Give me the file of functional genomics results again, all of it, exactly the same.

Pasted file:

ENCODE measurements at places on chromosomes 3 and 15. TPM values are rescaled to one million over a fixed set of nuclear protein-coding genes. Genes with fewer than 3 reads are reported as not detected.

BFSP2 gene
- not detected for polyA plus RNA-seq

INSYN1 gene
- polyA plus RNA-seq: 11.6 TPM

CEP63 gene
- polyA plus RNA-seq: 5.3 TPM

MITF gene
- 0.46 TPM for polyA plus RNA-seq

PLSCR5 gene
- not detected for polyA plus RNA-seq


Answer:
ENCODE measurements at places on chromosomes 3 and 15. TPM values are rescaled to one million over a fixed set of nuclear protein-coding genes. Genes with fewer than 3 reads are reported as not detected.

BFSP2 gene
- not detected for polyA plus RNA-seq

INSYN1 gene
- polyA plus RNA-seq: 11.6 TPM

CEP63 gene
- polyA plus RNA-seq: 5.3 TPM

MITF gene
- 0.46 TPM for polyA plus RNA-seq

PLSCR5 gene
- not detected for polyA plus RNA-seq